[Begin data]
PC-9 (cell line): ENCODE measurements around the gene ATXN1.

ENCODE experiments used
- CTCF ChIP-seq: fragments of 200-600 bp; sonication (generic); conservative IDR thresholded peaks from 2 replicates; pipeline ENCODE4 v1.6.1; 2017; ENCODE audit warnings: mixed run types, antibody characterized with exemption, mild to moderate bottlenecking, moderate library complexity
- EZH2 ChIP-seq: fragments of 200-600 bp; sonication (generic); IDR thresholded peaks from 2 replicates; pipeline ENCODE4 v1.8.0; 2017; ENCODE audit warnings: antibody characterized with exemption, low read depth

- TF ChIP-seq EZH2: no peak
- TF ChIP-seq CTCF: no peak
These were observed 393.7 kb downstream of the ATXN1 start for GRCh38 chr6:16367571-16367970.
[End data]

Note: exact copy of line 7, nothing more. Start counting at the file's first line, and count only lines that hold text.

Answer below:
These were observed 393.7 kb downstream of the ATXN1 start for GRCh38 chr6:16367571-16367970.